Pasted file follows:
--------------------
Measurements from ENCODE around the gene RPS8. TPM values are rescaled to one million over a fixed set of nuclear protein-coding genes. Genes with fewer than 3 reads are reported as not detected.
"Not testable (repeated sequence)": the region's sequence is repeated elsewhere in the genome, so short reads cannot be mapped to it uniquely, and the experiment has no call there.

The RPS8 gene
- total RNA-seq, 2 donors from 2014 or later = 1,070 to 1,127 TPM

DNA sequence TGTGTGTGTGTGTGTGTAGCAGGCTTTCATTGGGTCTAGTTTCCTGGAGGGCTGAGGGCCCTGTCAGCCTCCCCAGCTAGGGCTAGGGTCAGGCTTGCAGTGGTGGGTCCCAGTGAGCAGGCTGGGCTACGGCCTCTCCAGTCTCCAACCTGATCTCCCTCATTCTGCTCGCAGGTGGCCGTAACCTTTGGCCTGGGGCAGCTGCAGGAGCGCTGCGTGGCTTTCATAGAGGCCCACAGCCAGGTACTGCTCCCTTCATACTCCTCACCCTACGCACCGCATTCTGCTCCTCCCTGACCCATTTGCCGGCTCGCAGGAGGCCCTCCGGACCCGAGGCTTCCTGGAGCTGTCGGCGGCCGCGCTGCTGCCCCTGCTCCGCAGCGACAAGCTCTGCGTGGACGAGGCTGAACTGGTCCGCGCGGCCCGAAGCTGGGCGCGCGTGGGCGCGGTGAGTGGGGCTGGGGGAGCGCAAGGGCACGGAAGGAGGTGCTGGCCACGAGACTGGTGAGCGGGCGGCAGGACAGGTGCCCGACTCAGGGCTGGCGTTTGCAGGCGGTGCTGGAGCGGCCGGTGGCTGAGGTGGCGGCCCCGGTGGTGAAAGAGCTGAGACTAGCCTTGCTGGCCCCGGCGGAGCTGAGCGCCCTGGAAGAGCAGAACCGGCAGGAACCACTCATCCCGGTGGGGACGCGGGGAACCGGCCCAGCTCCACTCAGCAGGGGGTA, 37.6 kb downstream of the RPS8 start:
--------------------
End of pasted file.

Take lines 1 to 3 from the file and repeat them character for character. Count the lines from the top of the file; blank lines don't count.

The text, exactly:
Measurements from ENCODE around the gene RPS8. TPM values are rescaled to one million over a fixed set of nuclear protein-coding genes. Genes with fewer than 3 reads are reported as not detected.
"Not testable (repeated sequence)": the region's sequence is repeated elsewhere in the genome, so short reads cannot be mapped to it uniquely, and the experiment has no call there.

The RPS8 gene